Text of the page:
The pageantry and superstition of topping-out ceremonies has always fascinated me, taking place, as they do, in the no-nonsense world of construction.
The topping-out ceremony is held when the last beam or equivalent is put in place within the structure. Alternatives can include a ceremonial pour of the last section of concrete or laying the last block or brick. Essentially it signals the frame of the new building reaching its maximum height and while at this stage, much of the rest of the construction is still unfinished, an important milestone in the project has been attained.
The origins of the ceremony can be traced back many centuries across multiple cultures, including ancient Egypt and Native American. However, most sources reference the Scandinavian practice of placing an evergreen tree atop a new building, in a bid to rehouse any tree spirits displaced when the required timber was lumbered. The tradition then migrated across Northern Europe and then the Americas.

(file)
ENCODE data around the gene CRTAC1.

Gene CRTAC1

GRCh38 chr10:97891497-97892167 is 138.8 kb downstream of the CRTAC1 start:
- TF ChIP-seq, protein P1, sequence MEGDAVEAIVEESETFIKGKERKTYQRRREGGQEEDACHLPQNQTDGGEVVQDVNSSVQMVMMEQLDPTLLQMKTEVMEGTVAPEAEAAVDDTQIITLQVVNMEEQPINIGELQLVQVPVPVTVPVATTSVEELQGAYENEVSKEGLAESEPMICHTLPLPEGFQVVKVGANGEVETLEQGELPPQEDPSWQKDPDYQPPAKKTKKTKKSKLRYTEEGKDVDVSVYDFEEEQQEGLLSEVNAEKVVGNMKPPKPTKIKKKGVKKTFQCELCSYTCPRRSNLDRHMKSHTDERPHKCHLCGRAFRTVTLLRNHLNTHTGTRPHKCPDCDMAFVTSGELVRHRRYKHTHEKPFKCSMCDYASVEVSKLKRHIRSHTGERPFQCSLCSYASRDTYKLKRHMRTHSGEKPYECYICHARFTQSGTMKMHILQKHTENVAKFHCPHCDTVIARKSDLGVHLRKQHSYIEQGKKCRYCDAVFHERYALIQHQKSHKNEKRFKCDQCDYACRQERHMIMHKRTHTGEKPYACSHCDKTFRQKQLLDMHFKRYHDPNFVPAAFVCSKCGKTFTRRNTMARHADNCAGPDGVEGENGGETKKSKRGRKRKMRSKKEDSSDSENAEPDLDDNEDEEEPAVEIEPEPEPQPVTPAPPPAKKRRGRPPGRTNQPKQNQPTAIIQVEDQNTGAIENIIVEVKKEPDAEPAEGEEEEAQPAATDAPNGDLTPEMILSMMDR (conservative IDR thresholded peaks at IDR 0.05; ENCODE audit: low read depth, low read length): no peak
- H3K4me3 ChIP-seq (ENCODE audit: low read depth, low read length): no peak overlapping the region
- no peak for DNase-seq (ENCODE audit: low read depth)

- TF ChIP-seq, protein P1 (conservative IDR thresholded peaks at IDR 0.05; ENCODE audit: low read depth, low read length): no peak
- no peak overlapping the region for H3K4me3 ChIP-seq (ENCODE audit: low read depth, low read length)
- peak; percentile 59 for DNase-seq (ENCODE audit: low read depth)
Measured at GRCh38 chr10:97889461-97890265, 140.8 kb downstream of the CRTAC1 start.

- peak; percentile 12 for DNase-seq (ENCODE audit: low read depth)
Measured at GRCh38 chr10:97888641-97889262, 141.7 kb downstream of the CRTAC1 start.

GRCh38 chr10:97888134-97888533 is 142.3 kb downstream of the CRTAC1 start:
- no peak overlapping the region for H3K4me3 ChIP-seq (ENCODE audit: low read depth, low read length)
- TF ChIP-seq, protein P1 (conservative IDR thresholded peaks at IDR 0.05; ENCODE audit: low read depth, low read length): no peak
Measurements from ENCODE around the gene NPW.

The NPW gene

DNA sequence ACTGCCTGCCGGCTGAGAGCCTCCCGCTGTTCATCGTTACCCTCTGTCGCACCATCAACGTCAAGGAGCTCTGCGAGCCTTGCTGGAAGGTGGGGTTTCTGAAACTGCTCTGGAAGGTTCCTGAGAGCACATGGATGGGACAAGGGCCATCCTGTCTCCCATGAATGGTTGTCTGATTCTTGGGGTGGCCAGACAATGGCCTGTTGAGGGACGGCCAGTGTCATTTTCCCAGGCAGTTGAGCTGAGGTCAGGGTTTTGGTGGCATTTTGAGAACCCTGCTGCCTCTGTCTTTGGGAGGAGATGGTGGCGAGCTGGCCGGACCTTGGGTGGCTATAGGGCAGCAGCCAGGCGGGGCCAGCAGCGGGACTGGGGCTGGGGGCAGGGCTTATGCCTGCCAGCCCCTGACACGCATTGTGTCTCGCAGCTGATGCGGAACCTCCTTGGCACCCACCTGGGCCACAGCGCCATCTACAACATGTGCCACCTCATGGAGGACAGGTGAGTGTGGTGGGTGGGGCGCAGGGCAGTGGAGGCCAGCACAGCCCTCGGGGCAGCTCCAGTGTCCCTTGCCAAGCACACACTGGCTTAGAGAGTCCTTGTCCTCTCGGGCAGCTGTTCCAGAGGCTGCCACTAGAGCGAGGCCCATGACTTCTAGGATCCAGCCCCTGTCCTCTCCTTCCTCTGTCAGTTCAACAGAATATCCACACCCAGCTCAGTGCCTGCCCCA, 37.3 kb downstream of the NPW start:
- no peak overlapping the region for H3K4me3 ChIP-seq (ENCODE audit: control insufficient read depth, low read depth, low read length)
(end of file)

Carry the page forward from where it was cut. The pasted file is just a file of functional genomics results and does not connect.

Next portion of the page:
Today the practice provides a great PR opportunity for the client, contractor, subcontractors and design team, as well as celebrating the achievement of reaching the highest point of a new building. Given that buildings seem to be getting ever taller, this is no mean feat.
One footnote to this story is that a long time ago, I worked for a main contractor which was running behind programme on a significant and high-profile building. Because of the programme-slippage, it was decided not to have a topping-out ceremony. The construction was challenging throughout the process and the building continued to have issues following its completion. One senior and very experienced construction professional I worked with actually considered the building to be cursed and they thought not having a topping-out ceremony was a very bad idea indeed…